Field season in Australia is underway

Pacific Whale Foundation’s Australia research program is off to a great start this year. Based out of the town of Hervey Bay, we observe the whales as they migrate along the east coast of Australia, travelling south to their Antarctic feeding grounds. We have had some amazing whale encounters, and we are already starting to see mothers arriving with their calves. Our research staff and volunteers have been going out daily since mid-July to photograph the humpback whales that migrate through the region. The whales in this population mate and have their calves in the tropical areas of northeast Australia and Oceania. The bay is relatively shallow and protected by Fraser Island, offering a nice area for the whales to stop over during their long migration south.

Working from the MV Amaroo operated by the Hervey Bay Boat Club, our researchers take opportunistic identification photos of the underside of the whales’ tail flukes. Since each fluke is unique to the individual, these photos allow us to compare the fluke of each whale we see in the field with our catalog of known whales to determine the history of sightings for each animal. Additionally, the team tries to get photos of the dorsal fins and body of the animal which helps us assess overall body condition as well as any lesions or scars that may indicate injury or poor health. To learn more about our Australian research projects, visit our website. To try your hand at matching fluke photos from our South Pacific catalog, create an account and get started at Match My Whale.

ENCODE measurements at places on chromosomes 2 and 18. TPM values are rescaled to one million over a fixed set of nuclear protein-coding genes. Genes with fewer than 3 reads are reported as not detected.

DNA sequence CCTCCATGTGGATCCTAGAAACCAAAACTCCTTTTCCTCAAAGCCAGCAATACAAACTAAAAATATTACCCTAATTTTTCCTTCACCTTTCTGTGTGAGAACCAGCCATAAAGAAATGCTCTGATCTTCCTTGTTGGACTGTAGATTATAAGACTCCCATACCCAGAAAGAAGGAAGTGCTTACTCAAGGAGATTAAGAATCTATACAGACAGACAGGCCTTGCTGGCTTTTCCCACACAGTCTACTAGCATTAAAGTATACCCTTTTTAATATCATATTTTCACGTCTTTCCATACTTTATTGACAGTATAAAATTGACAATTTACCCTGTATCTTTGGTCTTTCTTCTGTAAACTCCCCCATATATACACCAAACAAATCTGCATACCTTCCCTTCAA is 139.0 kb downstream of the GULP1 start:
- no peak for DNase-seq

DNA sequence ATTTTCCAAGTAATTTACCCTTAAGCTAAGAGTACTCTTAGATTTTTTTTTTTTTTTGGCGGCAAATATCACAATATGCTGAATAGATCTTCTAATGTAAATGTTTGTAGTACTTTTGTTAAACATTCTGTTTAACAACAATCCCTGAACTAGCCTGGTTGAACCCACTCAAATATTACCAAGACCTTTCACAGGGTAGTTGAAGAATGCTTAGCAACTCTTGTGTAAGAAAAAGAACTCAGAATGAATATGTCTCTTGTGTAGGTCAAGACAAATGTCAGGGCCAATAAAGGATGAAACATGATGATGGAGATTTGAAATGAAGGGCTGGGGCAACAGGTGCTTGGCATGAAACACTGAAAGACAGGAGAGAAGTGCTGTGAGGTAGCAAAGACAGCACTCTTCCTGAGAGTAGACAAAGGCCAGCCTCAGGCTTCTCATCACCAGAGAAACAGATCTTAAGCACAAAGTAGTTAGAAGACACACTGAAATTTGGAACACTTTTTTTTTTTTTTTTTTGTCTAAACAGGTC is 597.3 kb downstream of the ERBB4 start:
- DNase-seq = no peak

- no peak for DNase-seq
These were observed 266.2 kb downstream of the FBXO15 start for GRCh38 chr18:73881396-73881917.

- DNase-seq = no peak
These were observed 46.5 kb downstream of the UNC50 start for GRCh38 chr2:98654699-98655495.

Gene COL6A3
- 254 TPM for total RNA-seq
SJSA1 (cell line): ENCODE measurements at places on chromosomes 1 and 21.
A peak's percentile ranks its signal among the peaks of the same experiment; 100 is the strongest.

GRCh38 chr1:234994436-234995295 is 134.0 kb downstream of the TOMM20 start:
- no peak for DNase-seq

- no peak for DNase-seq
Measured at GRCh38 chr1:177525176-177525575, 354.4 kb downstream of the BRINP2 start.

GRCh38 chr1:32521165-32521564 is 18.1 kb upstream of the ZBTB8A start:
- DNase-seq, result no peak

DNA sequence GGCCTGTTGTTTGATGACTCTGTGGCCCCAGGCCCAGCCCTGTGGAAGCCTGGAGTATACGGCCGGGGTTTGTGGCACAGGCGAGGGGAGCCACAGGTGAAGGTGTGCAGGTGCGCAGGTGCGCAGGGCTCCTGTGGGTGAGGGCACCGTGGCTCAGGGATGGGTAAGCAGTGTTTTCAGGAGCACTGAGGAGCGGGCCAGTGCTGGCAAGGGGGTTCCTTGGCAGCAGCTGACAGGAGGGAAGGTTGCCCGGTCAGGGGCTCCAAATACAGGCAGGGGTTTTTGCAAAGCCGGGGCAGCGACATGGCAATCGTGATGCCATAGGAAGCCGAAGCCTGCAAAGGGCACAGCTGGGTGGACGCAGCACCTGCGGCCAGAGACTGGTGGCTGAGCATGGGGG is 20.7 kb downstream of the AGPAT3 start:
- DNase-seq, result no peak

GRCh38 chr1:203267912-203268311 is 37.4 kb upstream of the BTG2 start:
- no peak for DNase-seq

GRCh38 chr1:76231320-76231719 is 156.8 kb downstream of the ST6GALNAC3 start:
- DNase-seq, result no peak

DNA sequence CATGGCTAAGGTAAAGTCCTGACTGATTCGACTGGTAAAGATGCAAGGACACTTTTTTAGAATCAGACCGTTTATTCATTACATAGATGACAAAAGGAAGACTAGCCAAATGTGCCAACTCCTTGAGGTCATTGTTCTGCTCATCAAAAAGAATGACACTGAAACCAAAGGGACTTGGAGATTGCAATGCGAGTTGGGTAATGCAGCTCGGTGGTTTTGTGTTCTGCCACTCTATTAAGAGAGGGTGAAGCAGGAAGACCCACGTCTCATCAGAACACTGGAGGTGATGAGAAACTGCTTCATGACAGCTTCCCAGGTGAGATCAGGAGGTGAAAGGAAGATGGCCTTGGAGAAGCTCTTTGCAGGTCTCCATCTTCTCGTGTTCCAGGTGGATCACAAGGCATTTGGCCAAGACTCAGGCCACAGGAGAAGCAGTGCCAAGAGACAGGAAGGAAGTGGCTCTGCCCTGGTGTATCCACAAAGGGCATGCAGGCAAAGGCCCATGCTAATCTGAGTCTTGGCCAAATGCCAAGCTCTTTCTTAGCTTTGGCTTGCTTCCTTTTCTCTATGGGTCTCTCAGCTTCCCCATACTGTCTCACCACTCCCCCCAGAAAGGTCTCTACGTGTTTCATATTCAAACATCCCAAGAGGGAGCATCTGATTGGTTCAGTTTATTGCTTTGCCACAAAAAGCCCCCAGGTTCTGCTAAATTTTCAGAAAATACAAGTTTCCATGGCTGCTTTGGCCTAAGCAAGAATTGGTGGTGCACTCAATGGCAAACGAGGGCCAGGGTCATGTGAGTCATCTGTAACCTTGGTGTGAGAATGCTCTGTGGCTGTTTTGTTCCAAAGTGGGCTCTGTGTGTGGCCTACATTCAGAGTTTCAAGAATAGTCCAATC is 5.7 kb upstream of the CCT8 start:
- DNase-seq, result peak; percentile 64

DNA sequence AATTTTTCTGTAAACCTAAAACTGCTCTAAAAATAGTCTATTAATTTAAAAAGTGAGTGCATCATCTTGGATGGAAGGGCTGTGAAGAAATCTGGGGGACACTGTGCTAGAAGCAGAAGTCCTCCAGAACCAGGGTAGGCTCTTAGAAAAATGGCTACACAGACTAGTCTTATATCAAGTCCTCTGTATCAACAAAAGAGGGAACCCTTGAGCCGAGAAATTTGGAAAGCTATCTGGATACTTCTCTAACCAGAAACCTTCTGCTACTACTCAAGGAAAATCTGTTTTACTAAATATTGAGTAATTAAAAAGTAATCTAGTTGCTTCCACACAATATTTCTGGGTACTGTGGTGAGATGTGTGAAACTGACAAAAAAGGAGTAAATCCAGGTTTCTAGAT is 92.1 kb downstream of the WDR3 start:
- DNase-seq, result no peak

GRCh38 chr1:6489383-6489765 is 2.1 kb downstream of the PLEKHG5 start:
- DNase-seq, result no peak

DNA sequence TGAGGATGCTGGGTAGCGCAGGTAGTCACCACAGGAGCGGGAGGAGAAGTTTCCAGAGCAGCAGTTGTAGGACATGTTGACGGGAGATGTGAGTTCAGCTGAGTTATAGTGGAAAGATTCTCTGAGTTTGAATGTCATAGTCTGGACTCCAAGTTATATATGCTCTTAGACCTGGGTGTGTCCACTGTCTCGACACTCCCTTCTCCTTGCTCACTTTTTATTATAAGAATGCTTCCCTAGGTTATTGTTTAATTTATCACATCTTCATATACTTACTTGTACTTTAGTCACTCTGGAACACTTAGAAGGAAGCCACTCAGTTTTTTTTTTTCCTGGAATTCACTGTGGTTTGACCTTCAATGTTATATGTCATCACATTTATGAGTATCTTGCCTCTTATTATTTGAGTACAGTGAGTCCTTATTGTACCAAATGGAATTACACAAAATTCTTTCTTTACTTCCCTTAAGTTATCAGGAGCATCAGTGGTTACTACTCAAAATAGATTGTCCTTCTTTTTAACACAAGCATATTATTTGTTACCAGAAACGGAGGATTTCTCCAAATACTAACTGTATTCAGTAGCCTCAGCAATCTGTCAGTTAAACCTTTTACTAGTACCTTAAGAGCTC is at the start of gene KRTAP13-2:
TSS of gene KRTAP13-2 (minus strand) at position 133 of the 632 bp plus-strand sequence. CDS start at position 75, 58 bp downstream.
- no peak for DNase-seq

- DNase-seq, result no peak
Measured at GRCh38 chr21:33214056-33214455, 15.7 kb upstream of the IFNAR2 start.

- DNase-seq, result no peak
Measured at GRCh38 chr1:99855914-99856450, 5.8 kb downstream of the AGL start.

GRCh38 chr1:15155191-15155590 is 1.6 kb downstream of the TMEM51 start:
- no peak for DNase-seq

Expedition down under

Pacific Whale Foundation researchers arrived this week in Hervey Bay, a quaint community in northern Queensland. For the next few months, I will be documenting research efforts and managing our little shop as humpback whales make their annual migration from the subtropic waters of eastern Australia to their feeding grounds of Antarctica. Stephanie Stack, M.Sc. PWF’s Senior Research Biologist and Research Assistant Laura Behm will be photographing flukes and recording data of daily sightings for ongoing research in the area.

Began in 1984, Pacific Whale Foundation’s Australia humpback whale research program is the longest running study of this population. The overarching goal of PWF’s research is to advance understanding of humpback whale biology, population status and impacts of human activities on the population. PWF’s Southern Hemisphere Humpback Whale ID Catalog is a compilation of 31 seasons of research, combining detailed data on life history, behavior, spatial distribution, and human impacts.